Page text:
A Glimpse into the Life of AdRoll's General Counsel

A Glimpse into the Life of AdRoll's General Counsel

I recently caught up with Stephanie Adamson King who serves as general counsel at AdRoll, which is an ad technology company best known as a leader in retargeting products across platforms and devices for Facebook, Twitter, Apple iAd, and millions of other websites. King, who is also a mother of three, has a remarkably inspiring perspective about what it means to serve clients well, balance family obligations and a demanding job even when there are not enough hours in a day, and finding happiness and a satisfying career in the process.

What are you working on right now? 

Every day is different and involves supporting Sales, Product, Engineering, HR, IT, Operations, and Finance at AdRoll. We just rolled out a new product, Prospecting, and along with it a new terms of service, privacy notice, and sales and marketing collateral. These projects involved close collaboration with groups throughout the company and outside counsel. We continue to focus on making sure our teams, especially Sales, Product and Engineering, are supported from a privacy and data use perspective. We work closely with these teams to provide guidance on how to build products in a privacy-aware manner and how to communicate our position to clients. 

In your own words, describe your current role. 

As the general counsel at fast-growing AdRoll, my job is to help the business identify, understand, and assess legal risks and to find business-minded solutions. Our role is to navigate tricky and unclear legal issues and find the "yes, if" answer whenever we can. Because of where legal sits, we have visibility into a wide range of areas of the business. A major part of our job (and value add) is to help get the right people are in the room to solve problems and address challenges when we see them.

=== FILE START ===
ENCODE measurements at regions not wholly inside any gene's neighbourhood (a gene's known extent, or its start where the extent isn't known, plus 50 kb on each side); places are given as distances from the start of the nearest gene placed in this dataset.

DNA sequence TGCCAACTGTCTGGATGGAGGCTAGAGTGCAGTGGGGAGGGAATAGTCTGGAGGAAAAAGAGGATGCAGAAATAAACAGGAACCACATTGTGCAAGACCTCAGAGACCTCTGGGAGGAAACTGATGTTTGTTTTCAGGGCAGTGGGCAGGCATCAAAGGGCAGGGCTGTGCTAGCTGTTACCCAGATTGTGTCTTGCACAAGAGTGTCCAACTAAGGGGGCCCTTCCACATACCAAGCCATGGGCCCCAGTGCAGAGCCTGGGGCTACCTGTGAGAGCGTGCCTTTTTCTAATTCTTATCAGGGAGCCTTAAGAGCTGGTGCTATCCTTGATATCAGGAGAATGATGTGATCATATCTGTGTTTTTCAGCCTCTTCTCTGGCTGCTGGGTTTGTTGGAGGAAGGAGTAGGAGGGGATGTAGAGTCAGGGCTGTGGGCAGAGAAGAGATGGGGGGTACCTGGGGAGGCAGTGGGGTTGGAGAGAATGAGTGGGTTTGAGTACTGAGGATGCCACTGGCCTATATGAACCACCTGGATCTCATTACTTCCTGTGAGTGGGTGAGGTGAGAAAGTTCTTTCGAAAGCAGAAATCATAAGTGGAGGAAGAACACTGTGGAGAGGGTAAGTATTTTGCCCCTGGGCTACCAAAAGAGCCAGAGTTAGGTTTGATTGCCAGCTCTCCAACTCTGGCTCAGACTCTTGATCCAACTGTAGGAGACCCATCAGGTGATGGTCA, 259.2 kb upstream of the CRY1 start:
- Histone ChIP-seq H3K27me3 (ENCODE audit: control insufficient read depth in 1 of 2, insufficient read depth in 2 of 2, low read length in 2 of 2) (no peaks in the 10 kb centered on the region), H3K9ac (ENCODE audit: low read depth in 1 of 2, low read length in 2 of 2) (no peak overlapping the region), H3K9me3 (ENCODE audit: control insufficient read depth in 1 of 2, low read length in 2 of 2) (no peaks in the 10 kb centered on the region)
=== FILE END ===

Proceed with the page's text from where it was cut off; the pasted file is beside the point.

What makes your job interesting? 

Ad tech straddles advertising and technology, so our world looks like a mix of Mad Men and Silicon Valley. Every day is different and there are rarely clear-cut answers. Most facets of my job — tech, competitive and regulatory environments, operational issues — are changing constantly. We don't have a big red book to look up answers, so we partner with the business to identify, talk through, and solve problems across the board. We also get to work with strong self-regulatory groups like the National Advertising Initiative, the Interactive Advertising Bureau, and others in the advertising and technology industry to participate in the public discussion about how ad tech works and addresses issues like privacy. 

If you did not work at AdRoll, but could have any other job in the world, what would it be? 

Growing up I really wanted to be an architect, dolphin trainer, or doctor. I was really lucky to be able to travel before I started my career and come from a long line of people who moved great distances from family and built amazing lives. I want to instill a sense of adventure, confidence and resourcefulness in my kids — so right now, if money were no object and someone actually wanted to read what I wrote, I would love to be a travel writer sharing family tales from the road. 

What is the most unusual job you ever had?